The Holy Souls or the Souls in Purgatory is a subject often regarded today as something old fashioned belonging to the past and often associated with a church language of a bygone era.
It is true that there is a shortage of contemporary written material on the Holy Souls and it is a long time since the popular short books on purgatory and the Holy Souls by Fr. Paul O' Sullivan were written in a post depression America of the 1930s, an age also when the same subjects were often portrayed by artists in a fiery and vivid way causing perhaps a fear of death and what was to follow.
This book which aims to describe in simple terms what the Catholic Church holds and teaches about the Holy Souls and purgatory and to provide the reader with a reflective view on life, death and what awaits us all in the heavenly realm.
Who are the Holy Souls
For centuries people have wrestled with the same big questions that we all are faced with at some point in our lives sometimes to the point of anxiety - the meaning of life, suffering, death, a person’s true destiny and what lies beyond or put another way how to live the great mystery of faith. Our faith is the victory over the world. We believe that Jesus Christ rose from the dead. It is this faith in Jesus that helps us to overcome the world with its temptations and doubts. We have not seen yet we believe and we acknowledge that Christ is our Lord and our God (John 20:28-29).
Living this mystery leads us to understand what the meaning of life is and to accept what we are here for and for anyone who professes to be a Christian the answer to the above is: To love the Lord our God with all our heart, with all our soul and all our strength (Deuteronomy 6:4-6) or to praise God, to love God and to Serve God or put even more simply: to love one another. And it is St. John of the Cross who reminds us that “at the evening of life, we shall be judged on our love”.
Our lives do have meaning. We spend our time on life’s journey and for those who believe in Jesus Christ this is a journey of faith. And at the end of this journey is the greatest reward of all, our homeland in heaven, the reward of eternal life.
So why is there suffering in peoples lives? Suffering in this world only makes sense to those who follow and believe in Jesus Christ and is seen in the light of being a Christian. Nobody suffered more than Jesus, through his Passion, the agony, the condemnation, the torture of scourging, carrying the cross and finally the crucifixion. He did this for us. He died for our sins. Those who suffer in any way or form are following in Christ’s footsteps, with our wounds, afflictions, diseases, pains and torments. By sharing in Christ’s sufferings we become heirs to the Glory of the eternal Kingdom. To share His suffering is to share His glory (Romans 8:17) and what we suffer in this life can never be compared to the glory as yet un-revealed, which is waiting for us (Romans 8:18).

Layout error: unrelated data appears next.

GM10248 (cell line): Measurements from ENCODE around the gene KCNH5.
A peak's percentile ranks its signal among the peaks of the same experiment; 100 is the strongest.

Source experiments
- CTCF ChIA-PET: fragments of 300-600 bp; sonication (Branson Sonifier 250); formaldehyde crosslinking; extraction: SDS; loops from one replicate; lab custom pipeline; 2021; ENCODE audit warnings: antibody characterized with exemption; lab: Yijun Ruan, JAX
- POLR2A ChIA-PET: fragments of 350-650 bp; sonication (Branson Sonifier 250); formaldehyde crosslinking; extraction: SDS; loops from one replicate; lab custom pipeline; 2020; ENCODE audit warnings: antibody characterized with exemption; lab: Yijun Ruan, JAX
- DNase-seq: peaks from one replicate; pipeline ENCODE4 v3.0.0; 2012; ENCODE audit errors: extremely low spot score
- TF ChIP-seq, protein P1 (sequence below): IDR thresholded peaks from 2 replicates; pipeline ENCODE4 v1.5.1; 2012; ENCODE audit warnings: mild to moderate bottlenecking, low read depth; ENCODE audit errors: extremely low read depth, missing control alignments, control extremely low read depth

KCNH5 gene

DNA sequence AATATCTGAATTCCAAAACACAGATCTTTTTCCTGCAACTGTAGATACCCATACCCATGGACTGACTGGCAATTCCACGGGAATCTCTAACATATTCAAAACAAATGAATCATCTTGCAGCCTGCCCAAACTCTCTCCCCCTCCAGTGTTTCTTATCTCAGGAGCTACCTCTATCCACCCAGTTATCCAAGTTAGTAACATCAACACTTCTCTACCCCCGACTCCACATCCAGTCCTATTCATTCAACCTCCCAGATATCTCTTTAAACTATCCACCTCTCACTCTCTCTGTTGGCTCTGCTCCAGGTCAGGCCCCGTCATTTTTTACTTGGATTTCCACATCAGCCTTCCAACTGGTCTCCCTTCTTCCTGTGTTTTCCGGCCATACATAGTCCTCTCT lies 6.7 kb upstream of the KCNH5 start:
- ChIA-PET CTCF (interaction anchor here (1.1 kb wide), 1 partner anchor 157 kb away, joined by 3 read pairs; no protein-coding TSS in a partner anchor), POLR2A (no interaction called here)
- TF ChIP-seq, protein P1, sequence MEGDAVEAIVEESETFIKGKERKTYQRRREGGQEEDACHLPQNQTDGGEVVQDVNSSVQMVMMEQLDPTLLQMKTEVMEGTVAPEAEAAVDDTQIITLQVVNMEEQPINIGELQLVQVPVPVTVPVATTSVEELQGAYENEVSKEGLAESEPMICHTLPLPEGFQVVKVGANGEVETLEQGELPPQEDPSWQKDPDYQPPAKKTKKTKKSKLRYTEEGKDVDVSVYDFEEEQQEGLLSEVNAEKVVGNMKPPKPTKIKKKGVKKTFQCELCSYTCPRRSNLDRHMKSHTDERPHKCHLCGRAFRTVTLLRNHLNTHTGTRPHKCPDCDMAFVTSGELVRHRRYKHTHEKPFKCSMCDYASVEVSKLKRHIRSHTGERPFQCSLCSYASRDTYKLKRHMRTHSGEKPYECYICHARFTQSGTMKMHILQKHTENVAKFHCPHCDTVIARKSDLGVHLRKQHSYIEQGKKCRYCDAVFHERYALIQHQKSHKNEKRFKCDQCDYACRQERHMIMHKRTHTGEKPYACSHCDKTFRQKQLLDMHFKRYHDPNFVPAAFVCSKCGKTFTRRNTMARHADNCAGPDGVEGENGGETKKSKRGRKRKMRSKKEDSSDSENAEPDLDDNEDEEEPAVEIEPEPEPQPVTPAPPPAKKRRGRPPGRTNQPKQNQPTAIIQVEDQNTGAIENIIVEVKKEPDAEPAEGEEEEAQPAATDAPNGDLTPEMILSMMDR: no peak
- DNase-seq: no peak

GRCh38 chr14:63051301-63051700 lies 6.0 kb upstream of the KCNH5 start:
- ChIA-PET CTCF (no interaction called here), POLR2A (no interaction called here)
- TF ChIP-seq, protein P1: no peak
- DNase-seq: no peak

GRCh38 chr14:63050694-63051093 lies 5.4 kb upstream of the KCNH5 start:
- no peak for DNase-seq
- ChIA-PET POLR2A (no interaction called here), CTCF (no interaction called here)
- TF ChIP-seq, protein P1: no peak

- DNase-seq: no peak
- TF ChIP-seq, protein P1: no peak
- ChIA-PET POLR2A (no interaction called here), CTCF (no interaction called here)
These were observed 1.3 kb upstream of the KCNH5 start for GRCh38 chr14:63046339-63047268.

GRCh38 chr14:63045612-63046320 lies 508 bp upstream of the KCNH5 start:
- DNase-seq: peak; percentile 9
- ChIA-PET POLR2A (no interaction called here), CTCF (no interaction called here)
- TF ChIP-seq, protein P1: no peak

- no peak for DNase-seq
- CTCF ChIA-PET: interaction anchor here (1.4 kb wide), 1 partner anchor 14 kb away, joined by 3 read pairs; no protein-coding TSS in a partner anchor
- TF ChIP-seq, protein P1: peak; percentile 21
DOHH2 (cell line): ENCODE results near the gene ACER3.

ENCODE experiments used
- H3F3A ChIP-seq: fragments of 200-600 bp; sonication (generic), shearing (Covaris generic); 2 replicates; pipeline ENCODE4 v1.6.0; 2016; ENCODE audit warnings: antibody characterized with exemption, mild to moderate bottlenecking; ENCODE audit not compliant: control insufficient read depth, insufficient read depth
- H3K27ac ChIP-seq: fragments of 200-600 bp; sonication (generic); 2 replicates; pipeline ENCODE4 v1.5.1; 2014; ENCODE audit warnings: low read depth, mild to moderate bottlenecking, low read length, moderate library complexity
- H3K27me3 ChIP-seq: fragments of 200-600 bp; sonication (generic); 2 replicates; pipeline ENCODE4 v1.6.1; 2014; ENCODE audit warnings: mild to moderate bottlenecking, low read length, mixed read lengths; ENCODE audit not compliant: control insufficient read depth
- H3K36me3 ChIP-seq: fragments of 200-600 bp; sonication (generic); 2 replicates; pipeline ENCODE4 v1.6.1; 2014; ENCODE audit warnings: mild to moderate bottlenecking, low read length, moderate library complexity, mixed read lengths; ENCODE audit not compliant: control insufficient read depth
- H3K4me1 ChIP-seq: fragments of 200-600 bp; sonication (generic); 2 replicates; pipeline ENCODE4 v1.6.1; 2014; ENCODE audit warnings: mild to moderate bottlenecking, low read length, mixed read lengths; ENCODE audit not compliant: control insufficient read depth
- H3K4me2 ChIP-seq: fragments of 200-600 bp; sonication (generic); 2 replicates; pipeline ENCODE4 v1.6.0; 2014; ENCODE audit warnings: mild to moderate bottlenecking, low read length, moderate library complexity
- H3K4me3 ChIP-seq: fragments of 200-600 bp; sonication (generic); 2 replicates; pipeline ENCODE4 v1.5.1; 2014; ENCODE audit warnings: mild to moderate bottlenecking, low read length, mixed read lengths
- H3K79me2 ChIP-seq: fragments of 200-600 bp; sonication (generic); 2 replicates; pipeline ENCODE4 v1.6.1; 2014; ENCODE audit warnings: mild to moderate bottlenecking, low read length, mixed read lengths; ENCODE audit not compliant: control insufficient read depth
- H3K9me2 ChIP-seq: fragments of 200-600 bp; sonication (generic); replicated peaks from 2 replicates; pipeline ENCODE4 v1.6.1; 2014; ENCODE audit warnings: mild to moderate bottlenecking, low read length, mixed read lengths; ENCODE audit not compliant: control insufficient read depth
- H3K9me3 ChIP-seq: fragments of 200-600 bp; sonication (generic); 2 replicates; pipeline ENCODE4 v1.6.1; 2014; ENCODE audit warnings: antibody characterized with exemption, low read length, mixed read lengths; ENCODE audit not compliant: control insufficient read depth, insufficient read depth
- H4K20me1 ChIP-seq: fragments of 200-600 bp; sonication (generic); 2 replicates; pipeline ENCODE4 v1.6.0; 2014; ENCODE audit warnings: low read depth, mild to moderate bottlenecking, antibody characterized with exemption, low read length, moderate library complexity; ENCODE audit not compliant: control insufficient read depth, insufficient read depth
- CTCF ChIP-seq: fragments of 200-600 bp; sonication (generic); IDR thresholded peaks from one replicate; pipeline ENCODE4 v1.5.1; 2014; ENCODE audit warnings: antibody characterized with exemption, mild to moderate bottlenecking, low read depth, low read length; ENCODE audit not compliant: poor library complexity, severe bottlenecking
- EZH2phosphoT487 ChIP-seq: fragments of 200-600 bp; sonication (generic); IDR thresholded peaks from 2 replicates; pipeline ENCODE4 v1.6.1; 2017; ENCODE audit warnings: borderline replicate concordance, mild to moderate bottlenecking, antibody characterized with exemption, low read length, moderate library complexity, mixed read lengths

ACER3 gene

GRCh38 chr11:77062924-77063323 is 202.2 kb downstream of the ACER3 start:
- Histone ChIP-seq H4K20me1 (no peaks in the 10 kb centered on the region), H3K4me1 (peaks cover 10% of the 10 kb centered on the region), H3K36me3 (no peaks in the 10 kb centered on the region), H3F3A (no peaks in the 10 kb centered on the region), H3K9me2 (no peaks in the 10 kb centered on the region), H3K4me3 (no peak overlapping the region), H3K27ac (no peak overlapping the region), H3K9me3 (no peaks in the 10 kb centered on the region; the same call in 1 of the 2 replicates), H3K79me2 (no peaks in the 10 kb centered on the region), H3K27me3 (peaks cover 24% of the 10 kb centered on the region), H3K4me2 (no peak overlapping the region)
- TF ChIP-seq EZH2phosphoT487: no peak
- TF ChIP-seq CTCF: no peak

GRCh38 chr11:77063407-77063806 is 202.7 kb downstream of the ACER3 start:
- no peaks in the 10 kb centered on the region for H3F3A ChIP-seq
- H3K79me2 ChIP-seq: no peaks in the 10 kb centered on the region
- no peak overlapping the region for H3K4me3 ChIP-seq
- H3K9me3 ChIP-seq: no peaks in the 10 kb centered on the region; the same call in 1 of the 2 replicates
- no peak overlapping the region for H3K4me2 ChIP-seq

Throughout life we all experience many “small deaths”, as a child the death of a pet, parents experiencing their children leaving home or family members moving to far away places. But nothing truly prepares us for the death of a loved one.
Every human being is created in the image of God and is both corporeal (physical) and spiritual (soul). The Church teaches that body and soul are truly one nature united together and whilst our bodies are corruptible and decay our souls that are created by God alone and not by our parents are immortal (CCC 362-366). Death therefore brings to an end human life. The New Testament affirms that each person will be rewarded immediately after death in accordance with what they have done, for example by good works and through their faith and there is a destiny of the soul which can be different for some and for others. Each person therefore receives their eternal retribution (punishment for wrongdoing and sin) in their immortal soul at the moment of death in a particular judgement that refers to the life of Christ: either by entrance to heaven immediately or through a period of purification or by immediate and everlasting damnation (CCC 1021-1022). The Holy Souls then are the souls of those who have died in a state of God’s grace and friendship. They are assured of eternal salvation but after death because they are imperfect they need to undergo a period of purification that will allow them to gain the holiness needed to enter the joy of heaven (CCC 1030).